Following the Dartmoor legend of Jan Coo

Ten days ago a friend and I set out to follow in the footsteps of Jan Coo, the Dartmoor farmhand who was lured away by the pixies. It was to try out the route for a walk I’m doing, later in the year, for a group from the DPA.

The two of us, and Rocky the dog, set off from Bel Tor Corner on a beautiful spring morning, not too hot and not too cold, and walked down the lane to Rowbrook farm. As we had the landowner’s permission we were able to explore the farmyard with it’s ancient farmhouse now used as a barn.

There has been a farm here since at least the 13th century.  Looking at how it is set into the valley, with running fresh water, and how many Bronze Age settlements there are in the immediate vicinity it seems likely there has been a farm here much longer.  

The little Row Brook runs through the adjacent fields, under the simplest of bridges, before disappearing down the hill and into the Dart.

The tale tells how Jan Coo, a stockman at Rowbrook, heard his name being called down in the river valley. Several times he and his colleagues went to investigate, but found no-one there. One fateful evening Jan heard his name called again and set off on his own, even though his friends told him not to go. When he didn’t return his friends went to search, but no sign of Jan Coo was ever seen again!! If you want to read more about the story the best place is on the Legendary Dartmoor website.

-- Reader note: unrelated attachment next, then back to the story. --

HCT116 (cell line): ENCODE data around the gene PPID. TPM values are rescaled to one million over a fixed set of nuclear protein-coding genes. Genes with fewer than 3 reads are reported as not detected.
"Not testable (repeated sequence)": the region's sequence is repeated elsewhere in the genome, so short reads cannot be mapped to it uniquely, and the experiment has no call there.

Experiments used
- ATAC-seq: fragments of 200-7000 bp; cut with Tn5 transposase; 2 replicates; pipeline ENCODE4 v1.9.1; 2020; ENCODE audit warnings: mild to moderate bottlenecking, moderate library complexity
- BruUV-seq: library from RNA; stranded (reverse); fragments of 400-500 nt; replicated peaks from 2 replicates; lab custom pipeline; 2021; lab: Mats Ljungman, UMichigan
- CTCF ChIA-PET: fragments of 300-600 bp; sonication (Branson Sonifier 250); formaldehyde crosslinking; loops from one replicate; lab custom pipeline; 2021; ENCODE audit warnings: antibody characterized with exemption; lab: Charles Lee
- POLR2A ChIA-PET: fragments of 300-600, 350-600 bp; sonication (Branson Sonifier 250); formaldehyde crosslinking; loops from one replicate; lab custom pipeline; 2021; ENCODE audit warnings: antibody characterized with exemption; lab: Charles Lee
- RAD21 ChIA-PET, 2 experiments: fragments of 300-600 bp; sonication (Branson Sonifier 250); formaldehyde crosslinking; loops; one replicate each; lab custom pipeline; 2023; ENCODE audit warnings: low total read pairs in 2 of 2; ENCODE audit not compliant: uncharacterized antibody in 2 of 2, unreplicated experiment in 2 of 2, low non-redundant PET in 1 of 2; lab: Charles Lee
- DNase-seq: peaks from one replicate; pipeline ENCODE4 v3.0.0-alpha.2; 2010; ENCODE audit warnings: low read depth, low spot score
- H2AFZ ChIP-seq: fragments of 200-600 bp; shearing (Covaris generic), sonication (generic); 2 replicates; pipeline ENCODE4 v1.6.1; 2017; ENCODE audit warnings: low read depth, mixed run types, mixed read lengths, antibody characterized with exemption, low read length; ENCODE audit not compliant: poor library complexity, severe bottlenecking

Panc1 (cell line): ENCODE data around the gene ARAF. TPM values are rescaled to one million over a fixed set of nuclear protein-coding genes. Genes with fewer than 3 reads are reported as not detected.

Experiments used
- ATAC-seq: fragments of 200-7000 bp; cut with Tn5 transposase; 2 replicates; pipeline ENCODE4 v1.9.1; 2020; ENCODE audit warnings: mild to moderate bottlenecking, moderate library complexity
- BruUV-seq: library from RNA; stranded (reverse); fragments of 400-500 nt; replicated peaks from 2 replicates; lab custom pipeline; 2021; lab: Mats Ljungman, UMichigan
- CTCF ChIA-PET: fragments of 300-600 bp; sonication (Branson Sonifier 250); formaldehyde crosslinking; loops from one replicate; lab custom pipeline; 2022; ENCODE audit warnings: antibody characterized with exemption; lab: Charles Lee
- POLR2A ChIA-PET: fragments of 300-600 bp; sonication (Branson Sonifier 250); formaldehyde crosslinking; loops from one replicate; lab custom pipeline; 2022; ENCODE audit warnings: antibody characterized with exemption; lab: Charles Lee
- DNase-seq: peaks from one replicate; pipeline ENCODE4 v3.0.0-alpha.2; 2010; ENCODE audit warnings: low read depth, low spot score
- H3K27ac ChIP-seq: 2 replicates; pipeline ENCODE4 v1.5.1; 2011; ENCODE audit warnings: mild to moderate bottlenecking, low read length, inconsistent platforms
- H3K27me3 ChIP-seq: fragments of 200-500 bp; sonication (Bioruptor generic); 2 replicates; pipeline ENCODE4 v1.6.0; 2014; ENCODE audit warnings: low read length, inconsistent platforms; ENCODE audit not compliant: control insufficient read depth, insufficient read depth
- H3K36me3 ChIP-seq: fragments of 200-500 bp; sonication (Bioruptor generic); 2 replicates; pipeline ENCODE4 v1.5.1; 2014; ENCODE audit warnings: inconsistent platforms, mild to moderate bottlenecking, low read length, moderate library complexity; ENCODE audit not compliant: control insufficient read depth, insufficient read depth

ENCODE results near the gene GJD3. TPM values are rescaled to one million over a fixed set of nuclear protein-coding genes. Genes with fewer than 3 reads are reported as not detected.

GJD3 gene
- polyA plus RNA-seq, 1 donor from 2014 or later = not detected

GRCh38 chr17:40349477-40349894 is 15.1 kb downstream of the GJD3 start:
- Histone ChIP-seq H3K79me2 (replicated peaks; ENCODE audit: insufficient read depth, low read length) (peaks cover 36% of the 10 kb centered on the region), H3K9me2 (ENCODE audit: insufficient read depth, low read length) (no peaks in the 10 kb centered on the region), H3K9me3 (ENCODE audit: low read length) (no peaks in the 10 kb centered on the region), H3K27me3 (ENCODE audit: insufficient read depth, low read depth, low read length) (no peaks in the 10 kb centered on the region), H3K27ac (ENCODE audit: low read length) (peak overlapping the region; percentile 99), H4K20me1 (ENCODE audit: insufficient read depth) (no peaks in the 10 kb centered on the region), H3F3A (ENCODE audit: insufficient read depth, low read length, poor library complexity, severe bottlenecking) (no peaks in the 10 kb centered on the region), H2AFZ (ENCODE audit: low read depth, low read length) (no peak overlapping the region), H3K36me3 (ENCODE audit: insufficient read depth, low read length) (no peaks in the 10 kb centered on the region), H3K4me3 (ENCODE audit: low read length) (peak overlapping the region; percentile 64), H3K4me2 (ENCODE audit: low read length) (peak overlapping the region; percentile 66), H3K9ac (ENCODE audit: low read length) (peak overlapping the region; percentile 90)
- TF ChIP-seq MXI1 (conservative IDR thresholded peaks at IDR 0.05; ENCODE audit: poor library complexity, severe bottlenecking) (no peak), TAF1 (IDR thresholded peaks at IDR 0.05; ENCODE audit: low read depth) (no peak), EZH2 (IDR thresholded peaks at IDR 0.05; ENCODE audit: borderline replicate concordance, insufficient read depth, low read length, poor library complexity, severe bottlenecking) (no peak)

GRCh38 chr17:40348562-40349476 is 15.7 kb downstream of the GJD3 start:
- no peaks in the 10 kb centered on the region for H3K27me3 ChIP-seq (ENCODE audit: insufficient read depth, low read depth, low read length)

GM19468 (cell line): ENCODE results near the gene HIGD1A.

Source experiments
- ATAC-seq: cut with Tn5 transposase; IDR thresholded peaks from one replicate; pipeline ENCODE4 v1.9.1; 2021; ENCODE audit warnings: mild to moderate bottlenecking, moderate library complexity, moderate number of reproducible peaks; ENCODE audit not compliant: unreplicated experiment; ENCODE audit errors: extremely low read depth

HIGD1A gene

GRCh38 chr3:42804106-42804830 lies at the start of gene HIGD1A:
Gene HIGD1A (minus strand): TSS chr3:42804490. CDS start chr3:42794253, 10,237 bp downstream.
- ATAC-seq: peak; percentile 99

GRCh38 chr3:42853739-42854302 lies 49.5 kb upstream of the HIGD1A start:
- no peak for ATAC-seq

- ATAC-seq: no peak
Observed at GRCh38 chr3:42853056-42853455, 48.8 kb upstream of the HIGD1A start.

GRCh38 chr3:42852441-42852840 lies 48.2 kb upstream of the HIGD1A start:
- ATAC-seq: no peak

The farmer kindly showed us the path that leads from the farm out onto the open moor at the top of Eagle Rock, as Luckey Tor is also known. Was this the path that the luckless Jan followed?

Luckey Tor is a hidden tor, it sits down in the Dart river gorge, so can’t be seen from anywhere else. It is rather strange to have a tor at the bottom of a valley instead of sitting up above it.

Eagle Rock, river Dart valley

I tried to memorise  the path as the next time I walk it the bracken will be 5 feet tall and it will look very different. I don’t want anyone walking off the edge of the tor.

There was a steep path that led down the right-hand side of the tor to the valley bottom, where we walked downstream to Broadstones. The river is very low at the moment as we’ve had so little rain, but there is still plenty of force in the numerous waterfalls along the way.

Simon’s Lake stream runs into the Dart at Broadstones, over a natural water feature that would grace any Chelsea Flower Show award winning garden.

The view downstream is always spectacular here, whether the river is high or low.

After a leisurely lunch by the water it was time to face the lung-busting walk back up the valley to Mel Tor – all 500 feet of it! Needless to say we had quite a few stops on the way, but it is a great feeling as you come out of the wooded valley onto the open moor with views across to the rolling southern moor.

As we had almost reached the top we heard the strangest commotion from down in the river valley. It wasn’t pixie voices calling us, but gradually became clear that it was a pack of foxhounds out, very unsuccessfully it turned out, with the hunt. The way the sound reverberated around the valley, which makes a sharp bend there, made me realise how a simple noise could sound quite eerie in the right conditions.

This entry was posted in Archaeology, Countryside, Dartmoor, Dartmoor history, Dartmoor Tors, Farming, Hill-walking, Rambling, River Dart. Bookmark the permalink.

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